Rhinolophus marshalli


Marshall's Horseshoe Bat

Morphological description Life history Distribution Habitat Roost sites and roosting patterns Emergence and flight pattern Foraging behaviour Echolocation calls Status and protection

Rhinolophus marshalliRhinolophus marshalli


Morphological Description

· Dorsal fur is dark brown with a reddish tinge. Ventral fur is greyer.

· Forearm length 41.00-48.00mm. (Csorba et al., 2003). Bats that we captured in China had forearm lengths 43.8-47.1 mm (n = 6)..

· Ears long: 24-28mm in Chinese bats.

· The horseshoe is wide, covering the muzzle and has a narrow but deep anterior emargination. The sella is large, broad and slightly higher than wide. The internarial region is greatly expanded, with its edges forming a distinctive wing-shaped structure joined to the base of the sella. The lancet is low, triangular and has a rounded tip. (Csorba et al., 2003).

The bats that we captured in Yunnan were the first ones recorded in China.

Life history

· Little known


Myanmar, Thailand, Vietnam and northern Malaysia (Csorba et al. 2003).

In 2003 we captured 6 bats at several small caves near Mile in Yunnan. These are the only records for China.


· Little known. Csorba et al . (2003) note that this species is found in dry deciduous and bamboo forests in Thailand, and that it is associated with limestone areas.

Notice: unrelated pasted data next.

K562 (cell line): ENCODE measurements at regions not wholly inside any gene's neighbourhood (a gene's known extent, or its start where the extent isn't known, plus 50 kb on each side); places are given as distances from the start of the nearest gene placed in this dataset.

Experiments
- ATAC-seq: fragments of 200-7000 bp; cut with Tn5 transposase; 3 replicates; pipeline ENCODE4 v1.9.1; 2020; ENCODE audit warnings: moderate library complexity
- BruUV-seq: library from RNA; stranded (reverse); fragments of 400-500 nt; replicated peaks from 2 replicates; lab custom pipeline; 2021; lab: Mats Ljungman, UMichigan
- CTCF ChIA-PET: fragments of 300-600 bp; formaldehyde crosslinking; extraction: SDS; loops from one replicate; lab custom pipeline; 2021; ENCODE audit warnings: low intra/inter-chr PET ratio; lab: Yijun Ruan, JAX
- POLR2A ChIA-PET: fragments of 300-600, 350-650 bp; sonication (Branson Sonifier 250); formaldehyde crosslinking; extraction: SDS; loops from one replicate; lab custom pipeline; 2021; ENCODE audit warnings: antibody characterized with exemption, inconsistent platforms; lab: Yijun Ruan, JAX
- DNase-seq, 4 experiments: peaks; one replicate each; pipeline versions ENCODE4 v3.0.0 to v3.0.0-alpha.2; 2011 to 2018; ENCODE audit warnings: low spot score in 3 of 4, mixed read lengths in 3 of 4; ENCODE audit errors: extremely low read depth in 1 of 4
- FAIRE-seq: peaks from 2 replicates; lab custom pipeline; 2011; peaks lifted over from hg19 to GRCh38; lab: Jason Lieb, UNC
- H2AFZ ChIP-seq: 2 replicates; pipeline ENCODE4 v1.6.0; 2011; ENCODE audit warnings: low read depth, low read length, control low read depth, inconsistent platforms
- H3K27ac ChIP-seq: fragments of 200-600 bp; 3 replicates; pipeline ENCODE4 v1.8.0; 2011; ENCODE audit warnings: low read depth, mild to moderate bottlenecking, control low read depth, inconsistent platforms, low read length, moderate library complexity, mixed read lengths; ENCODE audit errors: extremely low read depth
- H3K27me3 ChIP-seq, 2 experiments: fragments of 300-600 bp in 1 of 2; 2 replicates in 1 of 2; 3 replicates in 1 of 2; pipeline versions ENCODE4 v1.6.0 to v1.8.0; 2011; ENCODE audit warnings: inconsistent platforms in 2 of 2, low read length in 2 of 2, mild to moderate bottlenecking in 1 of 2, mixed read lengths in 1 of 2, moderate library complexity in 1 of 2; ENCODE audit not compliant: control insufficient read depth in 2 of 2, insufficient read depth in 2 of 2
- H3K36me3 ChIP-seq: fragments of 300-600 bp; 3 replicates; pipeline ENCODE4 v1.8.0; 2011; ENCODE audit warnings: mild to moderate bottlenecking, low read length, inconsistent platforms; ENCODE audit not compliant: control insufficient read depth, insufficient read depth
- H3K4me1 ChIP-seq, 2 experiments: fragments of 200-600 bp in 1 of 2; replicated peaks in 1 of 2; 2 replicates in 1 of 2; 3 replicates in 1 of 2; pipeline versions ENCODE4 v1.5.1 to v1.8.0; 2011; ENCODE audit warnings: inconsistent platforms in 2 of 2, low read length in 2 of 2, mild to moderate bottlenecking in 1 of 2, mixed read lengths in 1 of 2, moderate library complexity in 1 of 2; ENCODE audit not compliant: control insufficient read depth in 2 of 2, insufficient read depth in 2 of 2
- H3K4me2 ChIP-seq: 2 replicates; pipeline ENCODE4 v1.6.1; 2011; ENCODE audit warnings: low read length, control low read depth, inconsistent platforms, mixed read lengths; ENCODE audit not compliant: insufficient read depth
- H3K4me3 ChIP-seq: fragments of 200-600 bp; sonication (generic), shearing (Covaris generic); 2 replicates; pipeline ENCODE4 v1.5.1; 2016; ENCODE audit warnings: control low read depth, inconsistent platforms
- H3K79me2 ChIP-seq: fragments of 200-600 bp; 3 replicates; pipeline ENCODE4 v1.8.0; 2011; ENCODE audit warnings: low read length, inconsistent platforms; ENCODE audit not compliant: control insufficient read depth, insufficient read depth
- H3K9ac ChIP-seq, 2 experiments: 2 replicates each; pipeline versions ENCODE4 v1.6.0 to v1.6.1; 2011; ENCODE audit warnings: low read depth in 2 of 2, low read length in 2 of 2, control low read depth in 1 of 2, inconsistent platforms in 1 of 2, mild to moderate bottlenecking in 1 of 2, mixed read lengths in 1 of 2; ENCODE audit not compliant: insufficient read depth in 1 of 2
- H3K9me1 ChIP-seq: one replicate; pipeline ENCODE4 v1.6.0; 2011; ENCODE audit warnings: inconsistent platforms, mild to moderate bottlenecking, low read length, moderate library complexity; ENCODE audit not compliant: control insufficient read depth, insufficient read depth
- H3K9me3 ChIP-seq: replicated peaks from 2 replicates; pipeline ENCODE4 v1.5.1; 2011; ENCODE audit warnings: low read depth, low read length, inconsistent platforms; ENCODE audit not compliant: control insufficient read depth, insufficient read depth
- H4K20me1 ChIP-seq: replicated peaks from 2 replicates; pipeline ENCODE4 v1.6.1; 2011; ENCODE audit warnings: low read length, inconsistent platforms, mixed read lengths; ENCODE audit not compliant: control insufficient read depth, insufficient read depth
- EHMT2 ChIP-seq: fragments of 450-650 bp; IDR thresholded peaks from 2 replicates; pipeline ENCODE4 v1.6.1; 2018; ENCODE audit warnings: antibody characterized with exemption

Roost sites and roosting behaviour

· Generally roosts in caves and mines. Usually found in small numbers.

· This species often shares cave roosts with other bat species.

Emergence and flight pattern

· Most rhinolophid bats have wing shapes that make them adept at foraging in cluttered environments.

Foraging behaviour

· Not known.

Echolocation calls

The echolocation call is a long constant frequency signal, with a brief frequency-modulated start and tail. Frequencies with most energy recorded from hand-held bats ranged between 39.2-41.6 kHz.

Status and protection

· There is no estimation of population size in China.

· Marshall's horseshoe bats are LR/near threatened, assessed by the Red List of Threatened Species (IUCN, 2006): the species is only known from about 13 localities in south-east Asia, and its biology is little understood. The species is not listed in the Law of the People's Republic of China on the Protection of Wildlife in 1989.

· Caves and forests should be protected as important habitats.

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